Last week, Edgar Nernberg made news for finding a fossil as he was excavating ground for a new house:
While that might be enough to generate a few headlines, there was a tremendous amount of press for this story because Hernberg is a Creationist. In other words, a man who believes the Earth is about 6,000 years old found a fossil that’s tens of millions of years old. Hilarious.
To his credit, though, Nernberg knew that he wasn’t capable of doing much with the fossil (and I wouldn’t be either), so he turned it over to paleontologist Darla Zelenitsky of the University of Calgary. Her team plans to clean up the fossils, analyze them, and put them on display.
Now look at how Creationist Ken Ham is spinning this whole story.
He’s arguing that a Creationist made an important scientific discovery — not ironically — as if the two are genuinely linked together:
… Bill Nye “the Science Guy” and evolutionists like him claim that if students are taught creation and not evolution, they can’t be real scientists. Bill Nye claims that the teaching of creation will undermine scientific achievements. But here is a creationist who did real observational science (probably better than what many evolutionists would do) by recognizing the fossil he discovered — and a world-class one at that.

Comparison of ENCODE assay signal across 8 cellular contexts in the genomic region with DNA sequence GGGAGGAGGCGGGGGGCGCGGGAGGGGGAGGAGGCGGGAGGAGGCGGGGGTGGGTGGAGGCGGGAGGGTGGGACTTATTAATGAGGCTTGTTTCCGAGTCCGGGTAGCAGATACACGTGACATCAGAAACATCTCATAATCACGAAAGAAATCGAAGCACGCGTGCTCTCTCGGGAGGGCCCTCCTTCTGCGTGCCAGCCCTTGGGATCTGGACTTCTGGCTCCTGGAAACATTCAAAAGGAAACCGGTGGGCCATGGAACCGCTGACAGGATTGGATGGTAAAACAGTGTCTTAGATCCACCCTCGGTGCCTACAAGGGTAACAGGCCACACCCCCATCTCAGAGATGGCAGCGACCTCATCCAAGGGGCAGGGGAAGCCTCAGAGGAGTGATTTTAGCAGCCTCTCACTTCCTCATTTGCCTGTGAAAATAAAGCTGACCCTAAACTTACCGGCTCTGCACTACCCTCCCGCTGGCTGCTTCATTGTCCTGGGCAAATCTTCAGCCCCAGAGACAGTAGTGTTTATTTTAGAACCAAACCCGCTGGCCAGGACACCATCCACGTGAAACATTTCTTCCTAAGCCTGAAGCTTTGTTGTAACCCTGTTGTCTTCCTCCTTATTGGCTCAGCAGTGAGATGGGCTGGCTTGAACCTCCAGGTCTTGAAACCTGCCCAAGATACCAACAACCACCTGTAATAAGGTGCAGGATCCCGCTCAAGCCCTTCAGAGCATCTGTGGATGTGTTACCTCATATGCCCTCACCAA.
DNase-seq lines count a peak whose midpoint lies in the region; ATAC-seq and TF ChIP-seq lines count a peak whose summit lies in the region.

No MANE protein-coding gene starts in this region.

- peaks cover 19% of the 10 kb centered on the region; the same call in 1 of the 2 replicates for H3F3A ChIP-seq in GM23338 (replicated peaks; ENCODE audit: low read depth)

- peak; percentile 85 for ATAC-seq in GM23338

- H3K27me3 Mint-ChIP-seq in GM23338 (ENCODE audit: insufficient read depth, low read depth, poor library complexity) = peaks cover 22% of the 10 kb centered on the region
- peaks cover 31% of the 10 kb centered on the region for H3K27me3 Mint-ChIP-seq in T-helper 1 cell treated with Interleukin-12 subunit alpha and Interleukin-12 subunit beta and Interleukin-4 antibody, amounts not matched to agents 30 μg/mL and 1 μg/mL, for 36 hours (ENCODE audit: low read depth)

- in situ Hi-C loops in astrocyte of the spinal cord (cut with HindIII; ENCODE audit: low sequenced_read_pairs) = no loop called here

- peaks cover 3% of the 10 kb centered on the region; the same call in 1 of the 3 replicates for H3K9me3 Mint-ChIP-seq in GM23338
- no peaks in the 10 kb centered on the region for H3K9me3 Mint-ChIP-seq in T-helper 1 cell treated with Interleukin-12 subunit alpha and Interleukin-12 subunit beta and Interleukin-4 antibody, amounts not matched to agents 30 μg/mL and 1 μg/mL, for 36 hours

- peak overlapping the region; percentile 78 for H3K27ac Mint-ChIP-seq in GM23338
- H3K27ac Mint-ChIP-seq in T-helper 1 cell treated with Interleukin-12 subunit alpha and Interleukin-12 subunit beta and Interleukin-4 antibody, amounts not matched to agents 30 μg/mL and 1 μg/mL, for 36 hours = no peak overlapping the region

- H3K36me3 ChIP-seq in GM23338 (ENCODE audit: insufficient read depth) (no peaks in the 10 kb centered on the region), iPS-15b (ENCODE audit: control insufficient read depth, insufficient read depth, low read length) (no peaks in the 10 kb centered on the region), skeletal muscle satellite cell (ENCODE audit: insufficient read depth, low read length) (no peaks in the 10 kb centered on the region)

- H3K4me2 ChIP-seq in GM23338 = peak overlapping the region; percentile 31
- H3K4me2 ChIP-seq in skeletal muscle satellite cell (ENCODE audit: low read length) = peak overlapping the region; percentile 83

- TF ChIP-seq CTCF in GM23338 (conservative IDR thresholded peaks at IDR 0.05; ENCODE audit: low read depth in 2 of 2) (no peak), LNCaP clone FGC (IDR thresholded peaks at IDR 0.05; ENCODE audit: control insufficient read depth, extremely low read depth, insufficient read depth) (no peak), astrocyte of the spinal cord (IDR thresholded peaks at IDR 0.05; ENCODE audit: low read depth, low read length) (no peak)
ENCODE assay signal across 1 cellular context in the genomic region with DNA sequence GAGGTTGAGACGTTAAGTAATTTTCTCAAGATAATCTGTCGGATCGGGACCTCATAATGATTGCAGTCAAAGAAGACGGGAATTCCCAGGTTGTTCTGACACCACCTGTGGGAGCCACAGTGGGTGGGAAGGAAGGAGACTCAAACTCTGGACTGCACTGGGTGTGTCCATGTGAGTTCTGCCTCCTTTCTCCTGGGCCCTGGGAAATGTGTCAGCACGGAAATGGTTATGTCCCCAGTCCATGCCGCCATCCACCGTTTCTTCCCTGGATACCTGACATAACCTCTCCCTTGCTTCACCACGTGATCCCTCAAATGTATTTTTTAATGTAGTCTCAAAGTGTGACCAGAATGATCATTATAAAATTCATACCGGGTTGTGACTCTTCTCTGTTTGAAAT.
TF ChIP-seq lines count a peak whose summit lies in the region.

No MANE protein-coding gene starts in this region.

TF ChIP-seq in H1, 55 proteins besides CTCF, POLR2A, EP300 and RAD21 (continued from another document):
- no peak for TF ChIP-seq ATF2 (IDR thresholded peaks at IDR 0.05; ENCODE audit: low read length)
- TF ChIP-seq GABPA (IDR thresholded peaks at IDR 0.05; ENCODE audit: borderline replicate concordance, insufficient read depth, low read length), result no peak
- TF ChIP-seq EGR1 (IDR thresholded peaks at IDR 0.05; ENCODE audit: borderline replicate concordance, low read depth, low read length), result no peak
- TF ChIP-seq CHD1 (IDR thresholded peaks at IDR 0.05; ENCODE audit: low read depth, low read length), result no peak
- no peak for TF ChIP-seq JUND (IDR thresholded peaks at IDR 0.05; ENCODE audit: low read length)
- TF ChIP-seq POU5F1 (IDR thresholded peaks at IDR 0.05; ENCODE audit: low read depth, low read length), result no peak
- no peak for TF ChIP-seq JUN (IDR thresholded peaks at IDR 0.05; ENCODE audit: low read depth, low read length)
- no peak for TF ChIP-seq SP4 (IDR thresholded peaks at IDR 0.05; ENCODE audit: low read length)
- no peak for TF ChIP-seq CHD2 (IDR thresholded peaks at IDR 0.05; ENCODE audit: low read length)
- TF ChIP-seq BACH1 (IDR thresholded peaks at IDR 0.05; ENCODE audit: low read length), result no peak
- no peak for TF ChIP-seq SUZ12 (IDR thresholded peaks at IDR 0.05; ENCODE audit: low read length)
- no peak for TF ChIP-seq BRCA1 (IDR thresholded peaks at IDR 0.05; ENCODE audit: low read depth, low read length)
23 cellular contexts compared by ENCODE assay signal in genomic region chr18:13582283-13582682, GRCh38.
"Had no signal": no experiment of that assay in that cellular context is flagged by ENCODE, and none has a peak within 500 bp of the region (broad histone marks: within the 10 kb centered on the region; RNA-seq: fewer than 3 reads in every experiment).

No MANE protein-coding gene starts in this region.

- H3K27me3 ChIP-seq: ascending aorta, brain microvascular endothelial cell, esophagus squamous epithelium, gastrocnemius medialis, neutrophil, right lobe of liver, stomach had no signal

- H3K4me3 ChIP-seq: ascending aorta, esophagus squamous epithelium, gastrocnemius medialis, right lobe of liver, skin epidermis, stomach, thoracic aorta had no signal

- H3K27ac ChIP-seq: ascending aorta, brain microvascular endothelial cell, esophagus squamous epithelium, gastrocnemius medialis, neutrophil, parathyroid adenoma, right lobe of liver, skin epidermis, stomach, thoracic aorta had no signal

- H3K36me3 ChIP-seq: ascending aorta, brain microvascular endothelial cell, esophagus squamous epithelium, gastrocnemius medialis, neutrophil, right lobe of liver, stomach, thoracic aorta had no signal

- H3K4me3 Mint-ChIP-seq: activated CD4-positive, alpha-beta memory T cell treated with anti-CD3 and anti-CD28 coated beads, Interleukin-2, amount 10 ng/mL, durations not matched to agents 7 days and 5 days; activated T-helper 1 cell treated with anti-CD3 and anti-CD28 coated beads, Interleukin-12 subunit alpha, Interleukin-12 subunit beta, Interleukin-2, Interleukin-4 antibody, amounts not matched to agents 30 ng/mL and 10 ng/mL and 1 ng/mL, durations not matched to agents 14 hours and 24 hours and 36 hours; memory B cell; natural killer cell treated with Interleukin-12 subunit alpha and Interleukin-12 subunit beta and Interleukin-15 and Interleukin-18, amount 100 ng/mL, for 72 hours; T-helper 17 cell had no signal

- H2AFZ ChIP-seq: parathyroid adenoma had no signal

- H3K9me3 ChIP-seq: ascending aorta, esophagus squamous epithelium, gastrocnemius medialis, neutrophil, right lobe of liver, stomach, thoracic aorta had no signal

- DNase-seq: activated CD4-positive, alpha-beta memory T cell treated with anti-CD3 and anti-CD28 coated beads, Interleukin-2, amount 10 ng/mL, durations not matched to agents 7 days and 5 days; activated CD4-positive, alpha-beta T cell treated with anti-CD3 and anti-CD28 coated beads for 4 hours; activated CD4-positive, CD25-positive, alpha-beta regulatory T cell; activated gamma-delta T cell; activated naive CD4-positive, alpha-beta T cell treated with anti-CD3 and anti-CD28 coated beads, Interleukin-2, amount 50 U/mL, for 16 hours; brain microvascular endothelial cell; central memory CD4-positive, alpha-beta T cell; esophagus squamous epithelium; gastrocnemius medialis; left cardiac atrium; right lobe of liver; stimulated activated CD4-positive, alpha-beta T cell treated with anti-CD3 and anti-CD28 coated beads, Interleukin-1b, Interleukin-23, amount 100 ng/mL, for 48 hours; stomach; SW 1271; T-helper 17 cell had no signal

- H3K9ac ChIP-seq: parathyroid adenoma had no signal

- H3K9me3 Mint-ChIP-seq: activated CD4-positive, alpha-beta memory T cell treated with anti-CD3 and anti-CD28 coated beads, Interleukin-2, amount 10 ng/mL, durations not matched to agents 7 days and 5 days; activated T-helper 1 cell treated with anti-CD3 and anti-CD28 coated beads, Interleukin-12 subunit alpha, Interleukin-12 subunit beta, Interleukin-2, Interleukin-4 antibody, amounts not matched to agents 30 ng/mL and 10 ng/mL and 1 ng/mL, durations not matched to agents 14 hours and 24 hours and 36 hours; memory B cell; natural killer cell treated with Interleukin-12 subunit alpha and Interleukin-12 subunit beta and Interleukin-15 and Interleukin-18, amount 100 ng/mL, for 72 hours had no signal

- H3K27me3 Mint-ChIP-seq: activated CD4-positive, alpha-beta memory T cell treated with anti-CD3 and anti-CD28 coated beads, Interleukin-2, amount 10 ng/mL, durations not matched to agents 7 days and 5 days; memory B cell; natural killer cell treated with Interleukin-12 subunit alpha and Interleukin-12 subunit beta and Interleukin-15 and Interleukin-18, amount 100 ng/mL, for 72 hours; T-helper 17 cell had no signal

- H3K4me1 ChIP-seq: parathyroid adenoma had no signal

Just to be clear, what Nernberg did was not science. It was pretty much dumb luck. His religious beliefs are only incidental; it’s not like his Creationist views led him to the fossil. There was no science whatsoever involved in the discovery.
Science is what Zelenitsky’s team will be doing from this point forward. Science is what may lead teams of paleontologists to figure out where certain kinds of fossils might be in order to conduct a dig.
But finding a fossil in a hole and turning it over to an expert? That doesn’t require very much expertise.
I guess we shouldn’t really be surprised that the man behind the Creation Museum doesn’t recognize what real science looks like.
(Image via University of Calgary)
(Edit: I had called the scientists digging up fossils “archaeologists” when I should’ve said “paleontologists.” My mistake. I’ve corrected it in the piece. Thanks to Juda for pointing that out!)